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Bodies of 11 babies found in shuttered Detroit funeral home

The remains were discovered hidden above the ceiling in a cardboard box and casket.
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The remains of 11 babies were discovered Friday above the ceiling of a shuttered funeral home in Detroit, police said.

Officials with a state regulatory agency found the tiny bodies in a cardboard box and casket hidden above a first-floor ceiling at the Cantrell Funeral Home after receiving an anonymous letter that contained the exact location of the remains.

"They're very small remains, OK," Detroit police Lt. Brian Bowser said at a Friday night news conference.

He said police were working with the medical examiner's office to identify the bodies and notify family members.

Jason Moon, a spokesman for the Michigan Department of Licensing and Regulatory Affairs, described the remains in a statement as "decomposing bodies."

The funeral home has been closed for about six months because of alleged workplace violations and an ongoing state investigation.

"We will use the evidence gathered today to add to our open investigation and will continue to work with local law enforcement as this case proceeds," Moon said.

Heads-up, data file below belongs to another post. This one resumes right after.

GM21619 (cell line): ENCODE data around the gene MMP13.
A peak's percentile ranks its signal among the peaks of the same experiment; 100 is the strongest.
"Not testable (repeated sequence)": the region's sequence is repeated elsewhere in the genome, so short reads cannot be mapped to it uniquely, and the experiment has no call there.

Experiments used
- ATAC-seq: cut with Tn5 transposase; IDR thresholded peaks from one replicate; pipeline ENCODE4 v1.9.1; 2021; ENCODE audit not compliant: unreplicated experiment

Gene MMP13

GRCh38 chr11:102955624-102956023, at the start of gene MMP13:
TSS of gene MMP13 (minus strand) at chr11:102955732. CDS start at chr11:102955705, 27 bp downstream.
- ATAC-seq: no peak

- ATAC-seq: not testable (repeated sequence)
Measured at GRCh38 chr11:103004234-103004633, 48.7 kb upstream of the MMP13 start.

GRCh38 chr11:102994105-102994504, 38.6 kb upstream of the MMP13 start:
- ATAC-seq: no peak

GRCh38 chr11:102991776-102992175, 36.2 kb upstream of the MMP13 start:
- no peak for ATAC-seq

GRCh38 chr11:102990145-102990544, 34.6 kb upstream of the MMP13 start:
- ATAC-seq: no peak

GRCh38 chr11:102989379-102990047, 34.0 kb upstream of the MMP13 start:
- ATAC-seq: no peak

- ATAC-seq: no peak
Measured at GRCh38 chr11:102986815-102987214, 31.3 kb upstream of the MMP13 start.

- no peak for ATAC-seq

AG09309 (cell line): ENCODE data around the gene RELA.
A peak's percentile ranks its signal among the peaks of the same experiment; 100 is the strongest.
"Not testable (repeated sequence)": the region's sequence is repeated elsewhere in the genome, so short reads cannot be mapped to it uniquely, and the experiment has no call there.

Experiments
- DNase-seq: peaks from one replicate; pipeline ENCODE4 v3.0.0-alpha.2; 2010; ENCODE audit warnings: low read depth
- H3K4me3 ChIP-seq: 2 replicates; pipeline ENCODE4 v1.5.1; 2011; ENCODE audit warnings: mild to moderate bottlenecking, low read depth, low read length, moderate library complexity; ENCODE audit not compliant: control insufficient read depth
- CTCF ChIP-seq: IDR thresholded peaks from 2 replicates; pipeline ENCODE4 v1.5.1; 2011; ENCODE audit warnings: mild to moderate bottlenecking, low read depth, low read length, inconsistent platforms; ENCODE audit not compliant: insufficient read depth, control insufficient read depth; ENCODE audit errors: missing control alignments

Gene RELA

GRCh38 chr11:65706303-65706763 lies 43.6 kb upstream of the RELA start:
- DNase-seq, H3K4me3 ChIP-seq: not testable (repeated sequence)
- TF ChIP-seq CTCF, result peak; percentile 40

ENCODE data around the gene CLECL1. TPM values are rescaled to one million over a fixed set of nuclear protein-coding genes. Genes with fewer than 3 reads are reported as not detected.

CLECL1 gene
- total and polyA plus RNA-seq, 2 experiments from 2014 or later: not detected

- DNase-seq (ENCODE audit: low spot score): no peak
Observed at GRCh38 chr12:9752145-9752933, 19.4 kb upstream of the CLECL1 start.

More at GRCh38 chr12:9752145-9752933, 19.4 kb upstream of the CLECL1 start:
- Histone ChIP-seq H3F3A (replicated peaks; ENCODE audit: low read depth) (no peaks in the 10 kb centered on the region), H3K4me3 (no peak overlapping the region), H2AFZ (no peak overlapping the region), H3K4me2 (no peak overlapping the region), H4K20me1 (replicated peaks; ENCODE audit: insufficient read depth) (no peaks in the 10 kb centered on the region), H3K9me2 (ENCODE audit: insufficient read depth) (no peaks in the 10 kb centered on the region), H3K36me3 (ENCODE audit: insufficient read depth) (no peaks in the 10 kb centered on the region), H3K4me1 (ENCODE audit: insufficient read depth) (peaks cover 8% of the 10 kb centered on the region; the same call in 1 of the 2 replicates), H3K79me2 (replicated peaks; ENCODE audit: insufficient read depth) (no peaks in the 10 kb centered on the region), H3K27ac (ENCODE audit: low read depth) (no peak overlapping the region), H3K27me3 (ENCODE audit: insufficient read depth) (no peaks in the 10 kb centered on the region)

A cadaver dog later went through the two-story building but did not find any other bodies, he said.

Bowser criticized "the callousness of ... the owners and the employees of the funeral home."

He said police want to interview former owner Raymond Cantrell, who spoke to NBC News affiliate WDIV in Detroit Friday night.

"On behalf of my family, I'm really sorry that it happened and totally appalled," Cantrell said. "The fact it occurred. I'm just thanking God it wasn't something I had any involvement in."

The state licensing agency announced in April that the funeral home had been shut down because of multiple occupational code violations and "an imminent threat to the public health and safety."

The allegations included "improper storage of embalmed bodies" and "an unclean and unsanitary embalming room, with peeling and chipping paint, water stained walls, dirty floors, and stained protective gear," department officials said in a statement.

The statement did not name Raymond Cantrell. The funeral home's mortuary science license was suspended, as was the license of "designated manager" Jameca LaJoyce Boone.